He felt that in some ways too much education corrupted people by prompting them to make so many assumptions that they were unable to see many of nature’s great possibilities. When Edison created a system of practical lighting, he conceived of wiring his circuits in parallel and of using high-resistance filaments in his bulbs, two things that were not considered possible by scientific experts, in fact, were not considered at all because they were assumed to be totally incompatible until Edison put them together.

Before Edison hired a research assistant, he would invite the candidate over for a bowl of soup. If the person seasoned the soup before tasting it, Edison would not hire the candidate. He did not want people who had so many built-in assumptions into their everyday life, that they would even assume the soup is not properly seasoned. He wanted people who consistently challenged assumptions and tried different things.

An easy way to challenge assumptions is to simply reverse them and try to make the reversal work. The guidelines are:

1.  List your assumptions about a subject.

2.  Challenge your fundamental assumptions by reversing them. Write down the opposite of each assumption.

3.  Ask yourself how to accomplish each reversal. List as many useful viewpoints as you can.

Suppose, for example, you want to start a novel restaurant.You would begin by listing the assumptions you make about restaurants. One assumption might be: All restaurants have menus, written, verbal or implied.

Next, you would reverse this to: I will start a restaurant that does not have a menu of any kind.Now, look for ways to make the “reversal” work and list every idea you can. “How can I operate a viable restaurant that does not have a menu?”

One idea would be to have the chef come to the table and display what the chef bought that day at the meat market, fish market and vegetable market. The customer checks off the ingredients he or she likes and the chef prepares a special dish based on the “selected” ingredients. The chef also names the dish after the customer and prints out the recipe for the customer to take home. You might call the restaurant “The Creative Chef.”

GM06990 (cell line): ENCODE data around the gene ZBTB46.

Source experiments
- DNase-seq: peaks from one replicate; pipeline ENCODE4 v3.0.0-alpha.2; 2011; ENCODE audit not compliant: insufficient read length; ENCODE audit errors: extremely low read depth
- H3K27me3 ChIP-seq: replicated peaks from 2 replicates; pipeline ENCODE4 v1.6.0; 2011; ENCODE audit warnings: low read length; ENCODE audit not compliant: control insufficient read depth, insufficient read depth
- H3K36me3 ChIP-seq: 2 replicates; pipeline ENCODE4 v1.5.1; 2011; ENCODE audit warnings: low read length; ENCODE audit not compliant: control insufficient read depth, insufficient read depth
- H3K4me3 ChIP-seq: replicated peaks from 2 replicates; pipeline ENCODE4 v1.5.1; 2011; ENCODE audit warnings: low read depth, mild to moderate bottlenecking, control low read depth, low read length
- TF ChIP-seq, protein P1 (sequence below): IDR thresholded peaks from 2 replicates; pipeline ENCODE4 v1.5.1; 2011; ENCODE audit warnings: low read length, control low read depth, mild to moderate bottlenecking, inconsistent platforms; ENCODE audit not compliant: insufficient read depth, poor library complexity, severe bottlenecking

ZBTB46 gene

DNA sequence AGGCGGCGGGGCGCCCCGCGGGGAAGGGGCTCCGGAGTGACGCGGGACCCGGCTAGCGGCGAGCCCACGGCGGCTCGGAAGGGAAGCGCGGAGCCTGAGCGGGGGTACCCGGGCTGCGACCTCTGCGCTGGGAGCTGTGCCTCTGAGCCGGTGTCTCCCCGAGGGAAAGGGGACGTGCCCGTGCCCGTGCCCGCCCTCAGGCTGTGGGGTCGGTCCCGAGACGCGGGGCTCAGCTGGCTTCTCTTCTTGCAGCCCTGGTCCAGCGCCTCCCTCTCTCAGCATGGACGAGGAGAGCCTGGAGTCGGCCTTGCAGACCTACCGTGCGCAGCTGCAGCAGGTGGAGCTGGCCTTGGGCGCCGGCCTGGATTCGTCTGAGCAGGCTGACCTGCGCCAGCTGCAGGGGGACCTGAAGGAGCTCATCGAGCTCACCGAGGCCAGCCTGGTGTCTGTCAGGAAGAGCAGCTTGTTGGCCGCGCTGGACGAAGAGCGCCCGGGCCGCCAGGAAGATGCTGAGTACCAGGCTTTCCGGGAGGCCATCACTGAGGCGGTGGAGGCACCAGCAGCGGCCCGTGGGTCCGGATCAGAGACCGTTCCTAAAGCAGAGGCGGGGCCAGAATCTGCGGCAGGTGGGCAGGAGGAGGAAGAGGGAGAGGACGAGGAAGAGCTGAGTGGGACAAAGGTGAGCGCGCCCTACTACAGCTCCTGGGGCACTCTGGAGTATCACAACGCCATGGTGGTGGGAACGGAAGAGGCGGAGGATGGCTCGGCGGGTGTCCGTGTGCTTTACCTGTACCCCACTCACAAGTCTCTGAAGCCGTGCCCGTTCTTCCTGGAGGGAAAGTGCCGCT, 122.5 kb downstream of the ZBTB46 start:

1. NOTHING IS WASTED. When an experiment failed, Edison would always ask what the failure revealed and would enthusiastically record what he had learned. His notebooks contain pages of material on what he learned from his abortive ideas, including his many experiments on will power (he conducted countless experiments with rubber tubes extended from his forehead trying to will the physical movement of a pendulum). Once when an assistant asked why he continued to persist trying to discover a long-lasting filament for the light bulb after failing thousands of times, Edison explained that he didn’t understand the question. In his mind he hadn’t failed once. Instead, he said he discovered thousands of things that didn’t work. Finally, he completed Patent 251,539 for the light bulb that ensured his fame and fortune.

He had an enormous talent for appropriating ideas that may have failed in one instance and using them for something else. For example, when it became clear in 1900 that an iron-ore mining venture in which Edison was financially committed was failing and on the brink of bankruptcy, he spent a weekend studying the company’s resources and came up with a detailed plan to redirect the company’s efforts toward the manufacture of Portland cement, which could capitalize on the same equipment, materials and distribution systems of the iron-ore company.

  1. RECORD YOUR IDEAS. Edison relentlessly recorded and illustrated every problem worked on in his notebooks. Whenever he succeeded with a new idea, Edison would review his notebooks to rethink ideas and inventions he=s abandoned in the past in the light of what he’d recently learned. If he was mentally blocked working on a new idea, he would review his notebooks to see if there was some thought or insight that could trigger a new approach. For example, Edison’s unsuccessful work to develop an undersea telegraph cable ultimately led to a breakthrough on a telephone transmitter. He took the principle for the unsuccessful undersea telegraph cable “variable resistance” and incorporated it into the design of a telephone transmitter that adapted to the changing sound waves of the caller’s voice. This technique instantly became the industry standard.